3 Linear DAEs with Constant Coefficients

Definition 3.1 Let \(E\in \mathbb C^{n,n}\) and \(\nu = \operatorname{ind}(E)\). A matrix \(X\in \mathbb C^{n,n}\) that fulfills

\[\begin{align} EX & = XE, \tag{3.1} \\ XEX & = X, \tag{3.2} \\ XE^{\nu+1} & = E^{\nu}, \tag{3.3} \end{align}\]

is called a Drazin inverse of \(E\).

With the following theorem we confirm that a Drazin inverse to a matrix \(E\) is unique so that we can write \(E^D\) for it.

Theorem 3.1 Every matrix \(E\in\mathbb{C}^{n,n}\) has one, and only one, Drazin inverse.

Proof. Uniqueness: Let \(X_1\) and \(X_2\) be two Drazin inverses of \(E\). Then by repeated application of the identities in (3.1)(3.3) one derives that

\[\begin{align*} X_1 EX_1 E X_2 = &X_1EX_2 = X_1EX_2EX_2 \\ X_1^2 E^2 X_2 = \dotsm= &X_1EX_2 = \dotsm= X_1E^2X_2^2 \\ X_1^{\nu+1}E^{\nu+1} X_2 =\dotsm=\dotsm= &X_1EX_2 =\dotsm=\dotsm= X_1E^{\nu+1}X_2^{\nu+1} \\ X_1^{\nu+1}E^{\nu+1} X_1 =\dotsm=\dotsm=\dotsm= &X_1EX_2 =\dotsm=\dotsm=\dotsm= X_2E^{\nu+1}X_2^{\nu+1} \\ X_1 =\dotsm=\dotsm=\dotsm=\dotsm= &X_1EX_2 =\dotsm=\dotsm=\dotsm=\dotsm= X_2, \\ \end{align*}\]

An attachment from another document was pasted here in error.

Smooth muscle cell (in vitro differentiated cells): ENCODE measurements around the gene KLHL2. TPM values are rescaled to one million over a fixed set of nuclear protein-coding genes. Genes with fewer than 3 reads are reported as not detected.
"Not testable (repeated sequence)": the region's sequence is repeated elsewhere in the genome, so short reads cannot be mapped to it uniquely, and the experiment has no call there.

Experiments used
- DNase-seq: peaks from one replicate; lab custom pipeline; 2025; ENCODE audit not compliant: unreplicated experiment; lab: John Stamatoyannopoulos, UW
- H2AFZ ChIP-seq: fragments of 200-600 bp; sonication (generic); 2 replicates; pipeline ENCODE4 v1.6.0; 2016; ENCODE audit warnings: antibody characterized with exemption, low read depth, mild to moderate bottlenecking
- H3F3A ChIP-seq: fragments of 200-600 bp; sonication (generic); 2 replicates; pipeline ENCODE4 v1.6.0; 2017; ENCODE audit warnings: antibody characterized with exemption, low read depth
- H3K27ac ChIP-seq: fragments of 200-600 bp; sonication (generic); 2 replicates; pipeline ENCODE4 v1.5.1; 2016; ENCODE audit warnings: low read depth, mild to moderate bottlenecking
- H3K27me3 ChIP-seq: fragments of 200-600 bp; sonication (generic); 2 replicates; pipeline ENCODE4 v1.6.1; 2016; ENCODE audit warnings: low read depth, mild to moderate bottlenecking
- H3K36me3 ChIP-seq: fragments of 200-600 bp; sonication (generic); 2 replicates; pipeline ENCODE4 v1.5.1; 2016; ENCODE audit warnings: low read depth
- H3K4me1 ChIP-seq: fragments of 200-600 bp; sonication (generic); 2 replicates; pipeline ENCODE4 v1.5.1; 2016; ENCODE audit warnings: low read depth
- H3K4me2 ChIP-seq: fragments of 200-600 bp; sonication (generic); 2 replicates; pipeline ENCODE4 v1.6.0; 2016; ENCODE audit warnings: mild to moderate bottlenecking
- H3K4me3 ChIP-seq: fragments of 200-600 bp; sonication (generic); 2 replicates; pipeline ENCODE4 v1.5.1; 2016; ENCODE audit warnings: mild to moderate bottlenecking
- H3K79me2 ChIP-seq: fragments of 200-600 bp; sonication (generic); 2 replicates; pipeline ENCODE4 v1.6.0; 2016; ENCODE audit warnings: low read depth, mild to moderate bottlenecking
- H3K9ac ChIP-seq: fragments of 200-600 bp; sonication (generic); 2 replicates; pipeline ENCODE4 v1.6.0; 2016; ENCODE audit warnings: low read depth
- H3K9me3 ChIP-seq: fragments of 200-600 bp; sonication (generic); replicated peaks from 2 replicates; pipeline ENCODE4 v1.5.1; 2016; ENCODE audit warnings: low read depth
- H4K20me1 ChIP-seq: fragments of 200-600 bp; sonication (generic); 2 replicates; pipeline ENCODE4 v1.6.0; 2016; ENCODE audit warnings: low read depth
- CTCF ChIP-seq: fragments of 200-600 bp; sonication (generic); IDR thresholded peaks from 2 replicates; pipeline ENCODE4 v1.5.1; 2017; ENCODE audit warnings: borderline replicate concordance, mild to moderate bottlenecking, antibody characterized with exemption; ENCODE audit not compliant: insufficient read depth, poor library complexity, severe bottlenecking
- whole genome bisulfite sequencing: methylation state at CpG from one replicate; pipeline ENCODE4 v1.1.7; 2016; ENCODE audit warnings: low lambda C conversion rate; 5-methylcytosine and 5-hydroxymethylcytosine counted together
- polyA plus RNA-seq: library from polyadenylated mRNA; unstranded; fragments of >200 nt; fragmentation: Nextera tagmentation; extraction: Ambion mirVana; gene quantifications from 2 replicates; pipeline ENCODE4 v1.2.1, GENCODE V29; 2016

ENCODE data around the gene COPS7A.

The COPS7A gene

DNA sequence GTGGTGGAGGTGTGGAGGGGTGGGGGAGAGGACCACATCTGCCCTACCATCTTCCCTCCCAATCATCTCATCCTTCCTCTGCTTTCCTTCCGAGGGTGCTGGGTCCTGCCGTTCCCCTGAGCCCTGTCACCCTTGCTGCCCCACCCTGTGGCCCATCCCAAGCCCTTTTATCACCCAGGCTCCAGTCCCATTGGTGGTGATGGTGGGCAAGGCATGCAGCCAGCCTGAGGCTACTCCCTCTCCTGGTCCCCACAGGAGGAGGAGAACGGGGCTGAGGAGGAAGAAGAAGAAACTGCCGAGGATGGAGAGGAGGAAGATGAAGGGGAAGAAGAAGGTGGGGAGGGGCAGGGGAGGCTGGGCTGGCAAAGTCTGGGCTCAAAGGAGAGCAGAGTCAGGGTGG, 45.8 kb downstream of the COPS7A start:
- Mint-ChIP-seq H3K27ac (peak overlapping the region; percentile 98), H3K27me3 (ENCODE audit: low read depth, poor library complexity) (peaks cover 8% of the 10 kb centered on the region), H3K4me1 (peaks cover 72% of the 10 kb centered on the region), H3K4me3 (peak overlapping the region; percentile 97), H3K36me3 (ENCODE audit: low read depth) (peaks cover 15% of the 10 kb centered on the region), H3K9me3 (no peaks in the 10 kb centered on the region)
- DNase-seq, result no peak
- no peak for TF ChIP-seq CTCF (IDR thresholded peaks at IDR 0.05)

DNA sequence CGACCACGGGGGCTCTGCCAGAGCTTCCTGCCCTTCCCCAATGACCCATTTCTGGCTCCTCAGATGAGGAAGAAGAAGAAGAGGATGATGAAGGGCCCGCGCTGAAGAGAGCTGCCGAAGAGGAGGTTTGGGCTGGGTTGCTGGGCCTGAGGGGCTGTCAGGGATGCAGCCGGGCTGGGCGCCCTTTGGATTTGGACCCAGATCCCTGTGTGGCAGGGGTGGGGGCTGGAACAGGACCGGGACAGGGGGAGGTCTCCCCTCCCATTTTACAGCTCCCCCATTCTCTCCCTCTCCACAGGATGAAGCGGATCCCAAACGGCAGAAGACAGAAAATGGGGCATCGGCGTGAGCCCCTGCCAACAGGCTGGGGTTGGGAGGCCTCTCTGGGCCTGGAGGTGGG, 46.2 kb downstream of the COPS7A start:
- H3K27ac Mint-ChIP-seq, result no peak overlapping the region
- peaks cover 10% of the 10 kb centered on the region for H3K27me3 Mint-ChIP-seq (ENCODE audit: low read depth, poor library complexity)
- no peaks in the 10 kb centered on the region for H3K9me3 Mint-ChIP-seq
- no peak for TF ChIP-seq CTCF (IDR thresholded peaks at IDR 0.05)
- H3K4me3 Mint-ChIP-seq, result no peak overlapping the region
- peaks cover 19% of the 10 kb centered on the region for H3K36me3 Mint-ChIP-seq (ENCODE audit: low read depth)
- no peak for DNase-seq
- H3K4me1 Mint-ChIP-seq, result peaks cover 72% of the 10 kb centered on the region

where in the second last step we used the identities

\[ E^{\nu+1}X_1=X_1E^{\nu+1}=E^{\nu}=X_2E^{\nu+1}=E^{\nu+1}X_2. \]